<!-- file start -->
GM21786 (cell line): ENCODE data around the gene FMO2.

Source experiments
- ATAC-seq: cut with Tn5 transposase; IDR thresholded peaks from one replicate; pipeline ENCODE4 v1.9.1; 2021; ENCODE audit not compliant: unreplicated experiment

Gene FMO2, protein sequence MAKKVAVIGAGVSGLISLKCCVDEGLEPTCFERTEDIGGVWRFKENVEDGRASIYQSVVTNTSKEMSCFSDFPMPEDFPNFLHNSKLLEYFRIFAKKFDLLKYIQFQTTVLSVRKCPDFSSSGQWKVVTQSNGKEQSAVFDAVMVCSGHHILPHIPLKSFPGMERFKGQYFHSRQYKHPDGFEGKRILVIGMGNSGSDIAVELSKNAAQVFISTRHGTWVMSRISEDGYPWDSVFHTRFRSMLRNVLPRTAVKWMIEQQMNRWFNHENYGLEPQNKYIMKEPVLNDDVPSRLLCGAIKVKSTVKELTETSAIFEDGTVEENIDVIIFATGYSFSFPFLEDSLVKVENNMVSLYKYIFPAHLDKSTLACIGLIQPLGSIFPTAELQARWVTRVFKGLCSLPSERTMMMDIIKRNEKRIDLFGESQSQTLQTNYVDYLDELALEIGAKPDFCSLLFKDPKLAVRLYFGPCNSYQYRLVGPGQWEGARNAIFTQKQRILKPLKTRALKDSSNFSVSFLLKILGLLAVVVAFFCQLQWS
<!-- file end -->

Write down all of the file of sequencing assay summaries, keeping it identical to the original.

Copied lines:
GM21786 (cell line): ENCODE data around the gene FMO2.

Source experiments
- ATAC-seq: cut with Tn5 transposase; IDR thresholded peaks from one replicate; pipeline ENCODE4 v1.9.1; 2021; ENCODE audit not compliant: unreplicated experiment

Gene FMO2, protein sequence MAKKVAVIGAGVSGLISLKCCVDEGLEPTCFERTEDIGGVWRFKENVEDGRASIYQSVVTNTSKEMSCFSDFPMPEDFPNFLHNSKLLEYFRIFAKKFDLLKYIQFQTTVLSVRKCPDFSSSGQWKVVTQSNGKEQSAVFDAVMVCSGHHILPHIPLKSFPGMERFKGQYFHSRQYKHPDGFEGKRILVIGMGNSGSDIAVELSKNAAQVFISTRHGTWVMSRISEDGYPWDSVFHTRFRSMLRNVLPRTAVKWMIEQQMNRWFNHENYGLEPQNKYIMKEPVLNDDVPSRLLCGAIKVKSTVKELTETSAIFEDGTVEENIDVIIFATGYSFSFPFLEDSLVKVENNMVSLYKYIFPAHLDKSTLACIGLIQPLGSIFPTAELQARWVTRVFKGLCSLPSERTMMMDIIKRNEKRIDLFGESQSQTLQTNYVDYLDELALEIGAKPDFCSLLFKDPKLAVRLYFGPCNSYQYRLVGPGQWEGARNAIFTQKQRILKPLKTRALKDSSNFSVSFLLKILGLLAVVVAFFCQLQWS